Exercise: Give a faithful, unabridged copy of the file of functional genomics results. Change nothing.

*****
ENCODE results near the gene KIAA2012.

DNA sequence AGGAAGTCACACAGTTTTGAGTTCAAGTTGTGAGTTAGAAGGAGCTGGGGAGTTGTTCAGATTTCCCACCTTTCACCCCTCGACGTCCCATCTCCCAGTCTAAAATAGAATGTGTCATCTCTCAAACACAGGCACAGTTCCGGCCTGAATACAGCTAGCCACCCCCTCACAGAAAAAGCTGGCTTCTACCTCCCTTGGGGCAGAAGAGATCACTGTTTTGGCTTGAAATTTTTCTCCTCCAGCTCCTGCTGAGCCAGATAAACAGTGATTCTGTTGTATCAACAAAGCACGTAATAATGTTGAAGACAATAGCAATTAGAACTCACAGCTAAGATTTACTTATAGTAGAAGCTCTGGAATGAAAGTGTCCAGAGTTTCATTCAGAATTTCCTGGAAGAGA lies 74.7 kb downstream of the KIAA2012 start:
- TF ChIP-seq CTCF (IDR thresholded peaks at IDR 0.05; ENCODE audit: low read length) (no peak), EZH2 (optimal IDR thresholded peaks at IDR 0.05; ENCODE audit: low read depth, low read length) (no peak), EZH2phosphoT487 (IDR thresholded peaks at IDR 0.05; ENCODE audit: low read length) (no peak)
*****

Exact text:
ENCODE results near the gene KIAA2012.

DNA sequence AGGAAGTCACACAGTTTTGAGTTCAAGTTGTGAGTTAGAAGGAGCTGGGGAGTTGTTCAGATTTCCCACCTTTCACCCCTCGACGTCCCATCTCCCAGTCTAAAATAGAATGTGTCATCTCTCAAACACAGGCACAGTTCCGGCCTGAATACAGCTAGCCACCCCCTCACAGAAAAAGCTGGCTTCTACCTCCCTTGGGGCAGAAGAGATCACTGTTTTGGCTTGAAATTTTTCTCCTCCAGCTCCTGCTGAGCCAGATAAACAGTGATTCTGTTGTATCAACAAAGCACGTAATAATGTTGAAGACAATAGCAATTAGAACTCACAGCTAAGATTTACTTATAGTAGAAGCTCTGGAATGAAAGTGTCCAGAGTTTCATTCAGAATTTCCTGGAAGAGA lies 74.7 kb downstream of the KIAA2012 start:
- TF ChIP-seq CTCF (IDR thresholded peaks at IDR 0.05; ENCODE audit: low read length) (no peak), EZH2 (optimal IDR thresholded peaks at IDR 0.05; ENCODE audit: low read depth, low read length) (no peak), EZH2phosphoT487 (IDR thresholded peaks at IDR 0.05; ENCODE audit: low read length) (no peak)